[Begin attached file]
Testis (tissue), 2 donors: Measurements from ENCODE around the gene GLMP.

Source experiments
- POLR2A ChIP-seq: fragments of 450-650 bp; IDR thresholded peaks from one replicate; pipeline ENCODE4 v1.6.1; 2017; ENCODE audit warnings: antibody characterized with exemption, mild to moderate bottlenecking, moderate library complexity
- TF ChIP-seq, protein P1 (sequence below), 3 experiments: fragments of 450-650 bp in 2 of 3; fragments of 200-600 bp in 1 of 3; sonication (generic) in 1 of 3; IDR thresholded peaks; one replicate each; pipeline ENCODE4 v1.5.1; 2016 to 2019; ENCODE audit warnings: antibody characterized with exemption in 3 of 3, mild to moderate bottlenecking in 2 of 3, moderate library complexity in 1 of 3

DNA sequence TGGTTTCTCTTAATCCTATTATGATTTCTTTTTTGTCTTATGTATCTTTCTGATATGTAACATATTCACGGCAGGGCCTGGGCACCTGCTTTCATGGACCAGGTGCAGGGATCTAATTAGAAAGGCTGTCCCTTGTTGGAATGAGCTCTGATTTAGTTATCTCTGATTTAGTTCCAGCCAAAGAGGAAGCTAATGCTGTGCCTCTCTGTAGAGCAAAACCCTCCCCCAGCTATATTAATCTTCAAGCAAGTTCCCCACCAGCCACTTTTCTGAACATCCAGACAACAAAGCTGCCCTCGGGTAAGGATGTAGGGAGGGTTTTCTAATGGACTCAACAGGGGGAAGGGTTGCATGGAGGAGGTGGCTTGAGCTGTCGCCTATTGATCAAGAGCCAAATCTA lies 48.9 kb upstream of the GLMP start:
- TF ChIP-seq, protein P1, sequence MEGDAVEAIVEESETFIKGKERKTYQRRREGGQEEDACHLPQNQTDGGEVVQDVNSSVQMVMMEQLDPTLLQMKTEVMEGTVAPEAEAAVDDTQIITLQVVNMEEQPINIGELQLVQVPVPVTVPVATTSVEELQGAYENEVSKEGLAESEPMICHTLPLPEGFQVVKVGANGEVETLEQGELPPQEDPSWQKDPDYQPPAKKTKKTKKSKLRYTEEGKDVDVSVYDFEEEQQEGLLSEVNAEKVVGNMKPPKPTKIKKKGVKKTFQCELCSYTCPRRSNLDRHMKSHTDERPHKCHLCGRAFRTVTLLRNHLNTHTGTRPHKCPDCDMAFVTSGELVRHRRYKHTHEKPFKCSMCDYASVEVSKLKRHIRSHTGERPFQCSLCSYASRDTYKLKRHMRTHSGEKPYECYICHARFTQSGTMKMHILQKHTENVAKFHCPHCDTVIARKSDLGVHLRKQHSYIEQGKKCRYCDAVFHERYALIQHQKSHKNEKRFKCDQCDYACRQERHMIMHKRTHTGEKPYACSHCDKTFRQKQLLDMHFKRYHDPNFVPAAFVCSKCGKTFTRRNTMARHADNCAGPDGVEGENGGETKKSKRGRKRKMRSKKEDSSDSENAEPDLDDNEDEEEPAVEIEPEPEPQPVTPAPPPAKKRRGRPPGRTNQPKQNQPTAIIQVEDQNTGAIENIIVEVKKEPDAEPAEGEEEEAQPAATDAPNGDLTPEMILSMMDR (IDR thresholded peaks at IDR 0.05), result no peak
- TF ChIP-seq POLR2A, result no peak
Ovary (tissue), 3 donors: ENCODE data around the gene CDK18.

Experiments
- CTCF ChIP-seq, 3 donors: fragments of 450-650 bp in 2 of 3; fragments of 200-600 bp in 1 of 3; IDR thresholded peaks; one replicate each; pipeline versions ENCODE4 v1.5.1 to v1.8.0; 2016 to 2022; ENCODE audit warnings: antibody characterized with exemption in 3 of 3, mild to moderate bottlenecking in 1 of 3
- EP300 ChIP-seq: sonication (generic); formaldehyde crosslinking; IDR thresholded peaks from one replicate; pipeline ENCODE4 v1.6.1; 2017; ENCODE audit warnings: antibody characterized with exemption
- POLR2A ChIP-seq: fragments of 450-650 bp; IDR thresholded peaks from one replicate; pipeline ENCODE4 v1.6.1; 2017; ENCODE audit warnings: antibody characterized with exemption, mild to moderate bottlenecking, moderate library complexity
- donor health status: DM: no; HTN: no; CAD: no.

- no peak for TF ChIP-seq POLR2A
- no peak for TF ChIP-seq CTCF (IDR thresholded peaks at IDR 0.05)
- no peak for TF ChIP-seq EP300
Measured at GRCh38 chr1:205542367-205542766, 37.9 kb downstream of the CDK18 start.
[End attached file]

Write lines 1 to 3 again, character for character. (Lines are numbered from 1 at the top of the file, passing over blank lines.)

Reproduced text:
Testis (tissue), 2 donors: Measurements from ENCODE around the gene GLMP.

Source experiments
- POLR2A ChIP-seq: fragments of 450-650 bp; IDR thresholded peaks from one replicate; pipeline ENCODE4 v1.6.1; 2017; ENCODE audit warnings: antibody characterized with exemption, mild to moderate bottlenecking, moderate library complexity